A Harry Potter Guide to Edinburgh
Amongst the winding cobbled streets and dramatic medieval architecture, it’s easy to see how Edinburgh had such influence over J. K. Rowling when it came to writing the world-famous Harry Potter series. A city that’s magical in it’s own right, Edinburgh is full of surprises everywhere you turn. For Harry Potter fans, it’s one of the best places in the world to get your magic fix, right where it all started.
Grassmarket & Victoria Street
Starting on Victoria Street, lined with colourful shop front and a cobbled path, it’s one of Edinburgh’s most beautiful streets. You’ll find it to be the main inspiration for Diagon Alley, it’s even home to its very own Aha Ha Ha joke shop! Sadly Fred and George Weasley aren’t running the shop however.
Within Victoria Street you’ll come across the Museum of Context, a narrow yet tall shop with a secret inside. The shop is filled with a collection of Harry Potter merchandise and collectibles from local artists, covering a wide range of price points. You can even pick up your own wand! Be careful though, there will be no foolish wand waving here.
Looking up at Edinburgh Castle perched high upon the rocky cliff, you’d be forgiven for thinking this could actually be Hogwarts. With it’s turrets, winding staircases and medieval charm – Edinburgh Castle is a key tourist attraction for all visitors to the city. As a local, I personally find the allure of the castle best from the base of the Grassmarket looking up, or you can head along to the Royal Mile and walk onto the castle esplanade and admire the views across the city. It’s free to go right up to the castle, but it does cost to go inside. If you’re in a rush to squeeze in all the other parts of the city, I would advise giving the inside of the castle a miss and heading on to your next stop.
George Heriots School
Another Hogwarts look-a-like, George Heriots School is one of the most beautiful in all of Edinburgh. Lined with turrets and towers, it’s a private school which even uses the House system to sort it’s students. Though sadly there’s no Ravenclaw, Slytherin, Gryffindor or Hufflepuff here. You’ll find George Heriots School tucked away just behind the Grassmarket, or on Lauriston Place just before the entrance to the Vennel, which is well worth wandering down for some of the best secret views of the castle!
Most famous for the connection with Greyfriars Bobby, a dog who guarded the grave of his owner for over 14 years; Greyfriars Kirkyard is deemed one of the world’s most haunted places, yet it also provided a place of calm for J. K. Rowling to gather her thoughts whilst piecing together the Harry Potter books.
In the kirkyard you’ll find a headstone to the grave of Thomas Riddell Esquire, I’m sure I don’t need to point out the connection to Lord Voldemort to you here – albeit a slightly different spelling. Nearby you’ll also find the graves of Elizabeth Moodie and William McGonagall, who most likely further inspired the characters of the book.
The Elephant House
A short walk up from Greyfriars Kirkyard, or just down off the Royal Mile and South Bridge, you’ll find The Elephant House cafe. It’s here that J. K. Rowling is said to have written chapters of the Harry Potter books, holding the unofficial title of ‘the birthplace of Harry Potter’. The cafe is continuously busy with tourists and Harry Potter fans alike so if you’re wanting to grab a table here you might be waiting a while!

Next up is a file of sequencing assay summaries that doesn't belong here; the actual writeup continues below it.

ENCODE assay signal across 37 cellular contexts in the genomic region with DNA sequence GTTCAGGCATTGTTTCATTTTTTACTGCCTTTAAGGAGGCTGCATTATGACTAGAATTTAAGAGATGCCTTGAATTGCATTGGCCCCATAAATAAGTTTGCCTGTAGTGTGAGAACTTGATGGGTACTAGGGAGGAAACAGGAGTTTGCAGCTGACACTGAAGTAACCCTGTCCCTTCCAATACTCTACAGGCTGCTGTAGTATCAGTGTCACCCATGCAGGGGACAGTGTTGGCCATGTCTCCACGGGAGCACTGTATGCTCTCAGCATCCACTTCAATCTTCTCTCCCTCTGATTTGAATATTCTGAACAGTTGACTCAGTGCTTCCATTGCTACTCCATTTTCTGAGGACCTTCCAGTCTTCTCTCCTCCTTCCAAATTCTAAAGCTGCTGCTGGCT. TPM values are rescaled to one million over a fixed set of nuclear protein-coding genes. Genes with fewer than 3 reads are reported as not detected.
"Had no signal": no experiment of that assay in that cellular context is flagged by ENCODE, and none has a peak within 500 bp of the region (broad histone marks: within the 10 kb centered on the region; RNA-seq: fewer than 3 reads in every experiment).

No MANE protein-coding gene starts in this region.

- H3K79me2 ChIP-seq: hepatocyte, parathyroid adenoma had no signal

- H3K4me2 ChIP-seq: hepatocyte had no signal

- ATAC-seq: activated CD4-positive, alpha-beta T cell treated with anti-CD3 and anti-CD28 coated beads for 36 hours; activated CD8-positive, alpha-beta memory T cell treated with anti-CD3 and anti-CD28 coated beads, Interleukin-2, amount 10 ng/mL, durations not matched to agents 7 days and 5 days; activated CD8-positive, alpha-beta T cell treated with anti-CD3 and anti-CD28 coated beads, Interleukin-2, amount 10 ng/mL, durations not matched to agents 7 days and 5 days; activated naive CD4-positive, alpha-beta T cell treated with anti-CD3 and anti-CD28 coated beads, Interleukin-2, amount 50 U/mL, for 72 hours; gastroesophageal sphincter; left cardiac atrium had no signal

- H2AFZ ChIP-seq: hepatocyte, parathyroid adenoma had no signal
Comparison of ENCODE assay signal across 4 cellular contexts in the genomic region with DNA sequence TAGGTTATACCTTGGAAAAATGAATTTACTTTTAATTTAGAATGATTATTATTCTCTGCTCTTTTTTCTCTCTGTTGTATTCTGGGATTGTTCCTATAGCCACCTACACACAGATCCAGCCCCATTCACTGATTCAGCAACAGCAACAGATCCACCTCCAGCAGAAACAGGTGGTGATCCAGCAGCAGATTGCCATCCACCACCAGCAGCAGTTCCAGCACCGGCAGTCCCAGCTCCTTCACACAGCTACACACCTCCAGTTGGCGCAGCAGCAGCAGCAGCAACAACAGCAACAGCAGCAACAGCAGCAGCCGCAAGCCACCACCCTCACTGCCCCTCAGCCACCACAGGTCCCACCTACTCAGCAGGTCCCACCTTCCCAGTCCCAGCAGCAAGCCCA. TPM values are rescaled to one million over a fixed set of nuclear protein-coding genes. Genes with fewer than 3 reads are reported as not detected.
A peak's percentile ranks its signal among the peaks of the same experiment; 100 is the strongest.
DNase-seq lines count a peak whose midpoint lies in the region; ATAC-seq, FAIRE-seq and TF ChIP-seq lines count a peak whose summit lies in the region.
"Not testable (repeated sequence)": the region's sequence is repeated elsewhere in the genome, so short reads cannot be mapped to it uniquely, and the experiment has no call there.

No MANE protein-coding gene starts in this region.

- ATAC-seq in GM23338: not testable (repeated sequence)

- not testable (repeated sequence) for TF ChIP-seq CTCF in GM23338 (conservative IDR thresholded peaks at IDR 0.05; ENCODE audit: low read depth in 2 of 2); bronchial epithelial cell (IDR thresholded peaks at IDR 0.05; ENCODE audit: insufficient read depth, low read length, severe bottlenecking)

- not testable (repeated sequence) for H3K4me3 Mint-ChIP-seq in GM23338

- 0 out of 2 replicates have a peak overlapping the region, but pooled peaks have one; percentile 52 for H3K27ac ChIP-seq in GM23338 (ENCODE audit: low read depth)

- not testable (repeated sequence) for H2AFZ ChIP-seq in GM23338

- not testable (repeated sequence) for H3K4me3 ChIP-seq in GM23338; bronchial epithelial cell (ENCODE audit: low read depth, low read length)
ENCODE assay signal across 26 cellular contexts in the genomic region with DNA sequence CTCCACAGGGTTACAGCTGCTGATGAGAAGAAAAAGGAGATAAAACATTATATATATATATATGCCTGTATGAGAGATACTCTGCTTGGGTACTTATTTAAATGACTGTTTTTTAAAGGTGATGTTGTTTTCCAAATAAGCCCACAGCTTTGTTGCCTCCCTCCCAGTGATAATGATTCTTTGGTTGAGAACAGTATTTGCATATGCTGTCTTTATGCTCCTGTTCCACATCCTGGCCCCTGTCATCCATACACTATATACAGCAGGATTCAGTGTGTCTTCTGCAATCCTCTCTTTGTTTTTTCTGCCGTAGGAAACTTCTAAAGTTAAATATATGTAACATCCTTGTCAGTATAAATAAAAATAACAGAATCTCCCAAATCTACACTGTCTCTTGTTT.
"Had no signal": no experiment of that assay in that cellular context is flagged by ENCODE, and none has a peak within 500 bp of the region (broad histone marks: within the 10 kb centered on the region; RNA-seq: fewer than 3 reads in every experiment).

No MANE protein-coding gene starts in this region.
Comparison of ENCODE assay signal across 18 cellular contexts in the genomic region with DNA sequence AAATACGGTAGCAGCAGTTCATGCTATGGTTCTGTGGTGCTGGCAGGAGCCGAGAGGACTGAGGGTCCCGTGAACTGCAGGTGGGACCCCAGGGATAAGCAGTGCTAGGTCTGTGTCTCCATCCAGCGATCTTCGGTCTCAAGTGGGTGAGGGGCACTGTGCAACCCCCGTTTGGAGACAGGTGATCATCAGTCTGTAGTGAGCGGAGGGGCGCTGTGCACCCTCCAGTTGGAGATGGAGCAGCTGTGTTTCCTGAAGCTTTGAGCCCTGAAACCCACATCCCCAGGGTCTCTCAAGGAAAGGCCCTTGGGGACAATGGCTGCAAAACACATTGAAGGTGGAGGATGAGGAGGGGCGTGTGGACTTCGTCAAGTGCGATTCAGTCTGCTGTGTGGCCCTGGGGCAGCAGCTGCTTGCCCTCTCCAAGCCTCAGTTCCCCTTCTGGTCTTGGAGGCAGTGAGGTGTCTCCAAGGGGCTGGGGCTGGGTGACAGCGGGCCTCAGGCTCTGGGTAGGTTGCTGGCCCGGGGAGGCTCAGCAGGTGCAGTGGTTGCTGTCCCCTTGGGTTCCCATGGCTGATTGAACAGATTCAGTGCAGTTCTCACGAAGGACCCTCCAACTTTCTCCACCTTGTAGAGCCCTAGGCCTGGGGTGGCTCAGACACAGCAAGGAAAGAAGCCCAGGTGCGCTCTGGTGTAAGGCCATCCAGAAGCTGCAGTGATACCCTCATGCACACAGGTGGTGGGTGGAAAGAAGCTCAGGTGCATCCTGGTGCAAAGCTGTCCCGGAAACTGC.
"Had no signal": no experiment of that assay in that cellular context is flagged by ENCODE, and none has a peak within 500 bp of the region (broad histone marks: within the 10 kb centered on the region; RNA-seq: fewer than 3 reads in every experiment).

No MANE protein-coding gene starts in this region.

J. K. Rowling’s Golden Hand Prints
Along the Royal Mile you’ll find the City Chambers. Here J. K. Rowling’s handprints are captured in gold on flagstone in front of the chambers; after being awarded the Edinburgh Award in 2008, for her contributions to the city, soon after finishing the final book in the Harry Potter series. Alongside J. K. Rowling you’ll also spot handprints for the likes of Ian Rankin, another amongst Edinburgh’s literary elite.
The Balmoral Hotel
Ready for a rest after a busy day exploring the Harry Potter sights of Edinburgh? For £1,000 a night you can stay in the very room (522) that J. K. Rowling finished writing Harry Potter and the Deathly Hallows on 11th January 2007. It’s here you’ll find it as a signed message on a marble bust of the god Hermes. The Balmoral Hotel is a beauty to be admired even just from the outside, for those living life on a smaller budget. A 5-star 19th central hotel, it’s one of Edinburgh’s most adored places to stay.
It’s amazing to think that when J. K. Rowling started writing the Harry Potter books she was spending her time in cafe’s to make the most of their heating whilst living on welfare, yet finished it in one of Edinburgh’s most luxurious hotels.
“It does not do to dwell on dreams and forget to live.”
The Hogwarts Express
Although not in Edinburgh, a bonus addition is to capture the Hogwarts Express come rolling through the hills across the Glenfinnan Viaduct in Fort William. Be sure to beat the crowds and climb up into the hills for that ‘movie moment’ as you watch the Jacobite Steam Train fill the air with smoke and a toot of the whistle as the passengers wave at the crowds looking on.
You can get a short train in less than an hour to Glasgow from Edinburgh, which is a regular service running daily. Board the Hogwarts Express for yourself, leaving from Glasgow to Mallaig as a seasonal route. Capturing gorgeous views of the Scottish Highlands, watch as Ben Nevis passes you by in the mountains. The train is extremely popular so make sure you book ahead of time, tickets can be purchased from the West Coast Railways website.
Will you be heading to Edinburgh in search of your own Harry Potter tour?
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